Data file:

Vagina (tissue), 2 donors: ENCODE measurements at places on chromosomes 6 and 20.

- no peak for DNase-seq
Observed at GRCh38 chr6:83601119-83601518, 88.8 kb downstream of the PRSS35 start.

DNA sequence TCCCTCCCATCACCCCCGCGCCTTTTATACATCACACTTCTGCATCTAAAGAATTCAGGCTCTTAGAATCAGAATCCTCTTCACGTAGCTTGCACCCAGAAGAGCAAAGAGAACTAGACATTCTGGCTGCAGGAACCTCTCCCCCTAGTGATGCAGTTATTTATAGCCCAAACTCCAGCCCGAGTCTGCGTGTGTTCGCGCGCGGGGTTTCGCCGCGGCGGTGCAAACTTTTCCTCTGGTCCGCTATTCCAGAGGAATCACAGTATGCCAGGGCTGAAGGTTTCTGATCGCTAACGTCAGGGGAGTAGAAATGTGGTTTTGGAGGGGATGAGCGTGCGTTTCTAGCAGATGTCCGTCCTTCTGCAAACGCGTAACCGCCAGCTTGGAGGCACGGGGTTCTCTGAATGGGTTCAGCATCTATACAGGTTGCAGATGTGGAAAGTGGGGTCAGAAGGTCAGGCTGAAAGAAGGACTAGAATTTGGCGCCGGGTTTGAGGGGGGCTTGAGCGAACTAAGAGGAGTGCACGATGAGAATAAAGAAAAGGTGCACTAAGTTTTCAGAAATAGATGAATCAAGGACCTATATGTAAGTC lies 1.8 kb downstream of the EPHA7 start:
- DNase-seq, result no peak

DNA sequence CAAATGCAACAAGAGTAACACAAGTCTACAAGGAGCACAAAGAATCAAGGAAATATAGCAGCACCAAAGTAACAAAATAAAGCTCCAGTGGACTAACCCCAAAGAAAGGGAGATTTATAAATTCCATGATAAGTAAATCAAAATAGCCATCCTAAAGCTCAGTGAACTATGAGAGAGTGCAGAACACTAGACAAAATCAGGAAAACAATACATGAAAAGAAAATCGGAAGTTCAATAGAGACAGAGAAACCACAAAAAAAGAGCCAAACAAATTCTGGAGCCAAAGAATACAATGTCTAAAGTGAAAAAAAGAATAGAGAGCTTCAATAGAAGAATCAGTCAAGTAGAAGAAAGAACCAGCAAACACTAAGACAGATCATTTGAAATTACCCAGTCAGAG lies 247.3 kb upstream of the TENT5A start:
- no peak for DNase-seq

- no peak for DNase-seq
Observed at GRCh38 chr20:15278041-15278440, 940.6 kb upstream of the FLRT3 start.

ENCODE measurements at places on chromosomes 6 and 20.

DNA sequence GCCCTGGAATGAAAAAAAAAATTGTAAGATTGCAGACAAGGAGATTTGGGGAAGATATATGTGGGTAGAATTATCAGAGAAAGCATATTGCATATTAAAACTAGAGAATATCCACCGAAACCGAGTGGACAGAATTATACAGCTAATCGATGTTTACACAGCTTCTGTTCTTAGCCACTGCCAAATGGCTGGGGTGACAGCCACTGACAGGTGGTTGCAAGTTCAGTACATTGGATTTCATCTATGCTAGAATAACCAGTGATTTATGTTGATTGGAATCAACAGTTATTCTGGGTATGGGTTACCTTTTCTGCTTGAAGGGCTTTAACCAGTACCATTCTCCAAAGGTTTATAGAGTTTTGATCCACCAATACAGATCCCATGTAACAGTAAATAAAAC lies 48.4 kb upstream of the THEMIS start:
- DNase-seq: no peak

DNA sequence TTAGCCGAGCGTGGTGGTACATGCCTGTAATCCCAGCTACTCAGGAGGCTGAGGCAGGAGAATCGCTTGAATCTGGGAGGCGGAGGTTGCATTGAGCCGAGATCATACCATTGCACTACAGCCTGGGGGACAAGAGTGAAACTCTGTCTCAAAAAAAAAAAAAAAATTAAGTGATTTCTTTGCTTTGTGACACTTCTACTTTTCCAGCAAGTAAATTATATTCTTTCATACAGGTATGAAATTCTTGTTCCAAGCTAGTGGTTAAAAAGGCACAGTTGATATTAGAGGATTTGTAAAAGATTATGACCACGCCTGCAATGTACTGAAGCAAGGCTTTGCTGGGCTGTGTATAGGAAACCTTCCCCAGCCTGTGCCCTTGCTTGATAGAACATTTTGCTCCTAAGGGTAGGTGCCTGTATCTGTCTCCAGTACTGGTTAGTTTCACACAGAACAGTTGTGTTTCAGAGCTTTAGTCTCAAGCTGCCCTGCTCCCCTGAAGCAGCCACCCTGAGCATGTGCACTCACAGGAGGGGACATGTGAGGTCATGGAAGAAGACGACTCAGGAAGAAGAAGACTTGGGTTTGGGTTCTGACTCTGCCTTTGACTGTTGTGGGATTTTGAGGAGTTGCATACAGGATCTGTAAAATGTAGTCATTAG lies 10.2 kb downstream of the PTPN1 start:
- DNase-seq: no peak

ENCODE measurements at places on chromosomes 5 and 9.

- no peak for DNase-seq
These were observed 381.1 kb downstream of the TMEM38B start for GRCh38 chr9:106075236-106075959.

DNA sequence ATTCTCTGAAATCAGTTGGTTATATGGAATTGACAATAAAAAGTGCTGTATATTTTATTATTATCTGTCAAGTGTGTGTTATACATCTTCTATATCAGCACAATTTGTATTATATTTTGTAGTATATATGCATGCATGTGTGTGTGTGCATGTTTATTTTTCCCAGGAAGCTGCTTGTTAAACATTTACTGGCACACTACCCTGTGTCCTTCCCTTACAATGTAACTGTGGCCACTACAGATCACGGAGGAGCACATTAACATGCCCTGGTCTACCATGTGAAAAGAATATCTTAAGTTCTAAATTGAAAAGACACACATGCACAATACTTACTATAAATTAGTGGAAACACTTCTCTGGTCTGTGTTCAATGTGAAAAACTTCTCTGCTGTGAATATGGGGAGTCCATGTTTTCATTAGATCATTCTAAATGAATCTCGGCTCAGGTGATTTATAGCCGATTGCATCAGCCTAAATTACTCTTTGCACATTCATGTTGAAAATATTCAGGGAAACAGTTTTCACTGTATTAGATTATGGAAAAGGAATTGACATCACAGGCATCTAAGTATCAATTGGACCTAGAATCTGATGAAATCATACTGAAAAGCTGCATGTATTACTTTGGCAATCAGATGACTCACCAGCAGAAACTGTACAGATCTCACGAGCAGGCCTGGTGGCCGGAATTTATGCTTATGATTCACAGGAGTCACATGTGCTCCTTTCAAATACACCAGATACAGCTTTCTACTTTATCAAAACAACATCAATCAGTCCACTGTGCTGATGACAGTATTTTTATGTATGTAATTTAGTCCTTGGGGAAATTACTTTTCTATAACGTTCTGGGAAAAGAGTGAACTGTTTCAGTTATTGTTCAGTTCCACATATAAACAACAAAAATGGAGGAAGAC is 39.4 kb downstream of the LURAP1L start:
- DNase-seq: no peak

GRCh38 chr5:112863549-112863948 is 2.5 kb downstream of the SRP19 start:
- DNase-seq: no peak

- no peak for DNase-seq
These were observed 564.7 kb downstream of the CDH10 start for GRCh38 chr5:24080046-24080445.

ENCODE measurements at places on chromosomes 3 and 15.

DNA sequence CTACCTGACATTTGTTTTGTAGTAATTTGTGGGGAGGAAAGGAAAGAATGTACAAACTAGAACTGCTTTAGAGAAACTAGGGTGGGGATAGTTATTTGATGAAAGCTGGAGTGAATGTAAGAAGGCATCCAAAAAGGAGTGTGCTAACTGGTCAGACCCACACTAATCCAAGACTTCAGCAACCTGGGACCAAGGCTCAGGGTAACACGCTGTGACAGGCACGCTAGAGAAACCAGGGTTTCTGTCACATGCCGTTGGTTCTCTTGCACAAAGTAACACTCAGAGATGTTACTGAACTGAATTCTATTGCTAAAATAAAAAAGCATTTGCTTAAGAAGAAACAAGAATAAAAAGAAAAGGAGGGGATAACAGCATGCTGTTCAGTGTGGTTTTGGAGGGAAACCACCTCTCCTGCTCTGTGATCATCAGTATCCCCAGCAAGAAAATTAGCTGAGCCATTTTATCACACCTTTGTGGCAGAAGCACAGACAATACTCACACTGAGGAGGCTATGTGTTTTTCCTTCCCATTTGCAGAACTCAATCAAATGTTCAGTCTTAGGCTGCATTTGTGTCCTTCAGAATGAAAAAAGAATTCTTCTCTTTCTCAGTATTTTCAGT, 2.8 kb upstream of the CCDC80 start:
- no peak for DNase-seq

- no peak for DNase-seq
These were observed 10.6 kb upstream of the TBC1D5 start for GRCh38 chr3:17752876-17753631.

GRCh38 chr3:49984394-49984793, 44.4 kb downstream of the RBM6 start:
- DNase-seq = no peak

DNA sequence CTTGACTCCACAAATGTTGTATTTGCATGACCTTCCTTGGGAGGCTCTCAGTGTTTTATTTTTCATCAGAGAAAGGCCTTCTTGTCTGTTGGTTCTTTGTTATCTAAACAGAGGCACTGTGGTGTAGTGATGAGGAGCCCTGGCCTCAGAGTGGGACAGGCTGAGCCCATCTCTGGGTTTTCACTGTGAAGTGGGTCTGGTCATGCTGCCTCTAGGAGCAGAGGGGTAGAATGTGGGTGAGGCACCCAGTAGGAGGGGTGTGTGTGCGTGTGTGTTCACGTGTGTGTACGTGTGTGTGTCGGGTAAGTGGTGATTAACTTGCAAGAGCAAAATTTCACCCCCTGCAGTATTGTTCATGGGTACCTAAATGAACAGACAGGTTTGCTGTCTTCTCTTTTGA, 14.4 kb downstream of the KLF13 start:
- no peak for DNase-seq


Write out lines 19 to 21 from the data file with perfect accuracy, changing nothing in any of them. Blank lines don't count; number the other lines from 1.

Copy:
- DNase-seq: no peak

GRCh38 chr5:112863549-112863948 is 2.5 kb downstream of the SRP19 start:
- DNase-seq: no peak